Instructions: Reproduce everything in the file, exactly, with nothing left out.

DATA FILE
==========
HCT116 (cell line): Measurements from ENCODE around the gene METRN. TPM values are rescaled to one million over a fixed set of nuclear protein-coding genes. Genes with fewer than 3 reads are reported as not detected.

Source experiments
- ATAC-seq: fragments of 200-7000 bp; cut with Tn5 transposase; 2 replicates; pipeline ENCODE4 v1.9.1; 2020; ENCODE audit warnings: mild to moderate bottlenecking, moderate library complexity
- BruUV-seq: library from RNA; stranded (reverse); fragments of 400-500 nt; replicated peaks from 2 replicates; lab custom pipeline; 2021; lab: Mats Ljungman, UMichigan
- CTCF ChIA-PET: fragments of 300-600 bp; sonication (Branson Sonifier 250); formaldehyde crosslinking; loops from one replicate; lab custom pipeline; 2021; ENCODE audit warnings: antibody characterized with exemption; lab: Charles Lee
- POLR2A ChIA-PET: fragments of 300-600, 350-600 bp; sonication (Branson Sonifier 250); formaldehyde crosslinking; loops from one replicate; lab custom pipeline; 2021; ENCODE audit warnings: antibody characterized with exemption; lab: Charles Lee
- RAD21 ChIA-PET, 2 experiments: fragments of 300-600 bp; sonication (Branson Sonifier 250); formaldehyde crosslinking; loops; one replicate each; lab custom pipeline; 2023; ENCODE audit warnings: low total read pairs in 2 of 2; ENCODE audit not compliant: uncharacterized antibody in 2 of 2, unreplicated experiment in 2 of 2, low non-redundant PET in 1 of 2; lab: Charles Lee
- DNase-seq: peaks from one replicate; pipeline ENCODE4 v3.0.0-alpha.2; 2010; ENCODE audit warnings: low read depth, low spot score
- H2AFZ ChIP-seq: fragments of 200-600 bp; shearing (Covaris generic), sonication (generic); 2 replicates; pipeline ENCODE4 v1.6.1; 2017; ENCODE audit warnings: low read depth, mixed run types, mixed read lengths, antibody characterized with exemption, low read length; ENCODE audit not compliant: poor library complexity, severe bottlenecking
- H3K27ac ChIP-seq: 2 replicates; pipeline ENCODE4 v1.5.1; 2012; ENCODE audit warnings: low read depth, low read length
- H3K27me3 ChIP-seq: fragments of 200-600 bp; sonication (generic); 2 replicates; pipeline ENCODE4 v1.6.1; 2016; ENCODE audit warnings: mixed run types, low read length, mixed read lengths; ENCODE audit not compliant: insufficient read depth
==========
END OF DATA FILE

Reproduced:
HCT116 (cell line): Measurements from ENCODE around the gene METRN. TPM values are rescaled to one million over a fixed set of nuclear protein-coding genes. Genes with fewer than 3 reads are reported as not detected.

Source experiments
- ATAC-seq: fragments of 200-7000 bp; cut with Tn5 transposase; 2 replicates; pipeline ENCODE4 v1.9.1; 2020; ENCODE audit warnings: mild to moderate bottlenecking, moderate library complexity
- BruUV-seq: library from RNA; stranded (reverse); fragments of 400-500 nt; replicated peaks from 2 replicates; lab custom pipeline; 2021; lab: Mats Ljungman, UMichigan
- CTCF ChIA-PET: fragments of 300-600 bp; sonication (Branson Sonifier 250); formaldehyde crosslinking; loops from one replicate; lab custom pipeline; 2021; ENCODE audit warnings: antibody characterized with exemption; lab: Charles Lee
- POLR2A ChIA-PET: fragments of 300-600, 350-600 bp; sonication (Branson Sonifier 250); formaldehyde crosslinking; loops from one replicate; lab custom pipeline; 2021; ENCODE audit warnings: antibody characterized with exemption; lab: Charles Lee
- RAD21 ChIA-PET, 2 experiments: fragments of 300-600 bp; sonication (Branson Sonifier 250); formaldehyde crosslinking; loops; one replicate each; lab custom pipeline; 2023; ENCODE audit warnings: low total read pairs in 2 of 2; ENCODE audit not compliant: uncharacterized antibody in 2 of 2, unreplicated experiment in 2 of 2, low non-redundant PET in 1 of 2; lab: Charles Lee
- DNase-seq: peaks from one replicate; pipeline ENCODE4 v3.0.0-alpha.2; 2010; ENCODE audit warnings: low read depth, low spot score
- H2AFZ ChIP-seq: fragments of 200-600 bp; shearing (Covaris generic), sonication (generic); 2 replicates; pipeline ENCODE4 v1.6.1; 2017; ENCODE audit warnings: low read depth, mixed run types, mixed read lengths, antibody characterized with exemption, low read length; ENCODE audit not compliant: poor library complexity, severe bottlenecking
- H3K27ac ChIP-seq: 2 replicates; pipeline ENCODE4 v1.5.1; 2012; ENCODE audit warnings: low read depth, low read length
- H3K27me3 ChIP-seq: fragments of 200-600 bp; sonication (generic); 2 replicates; pipeline ENCODE4 v1.6.1; 2016; ENCODE audit warnings: mixed run types, low read length, mixed read lengths; ENCODE audit not compliant: insufficient read depth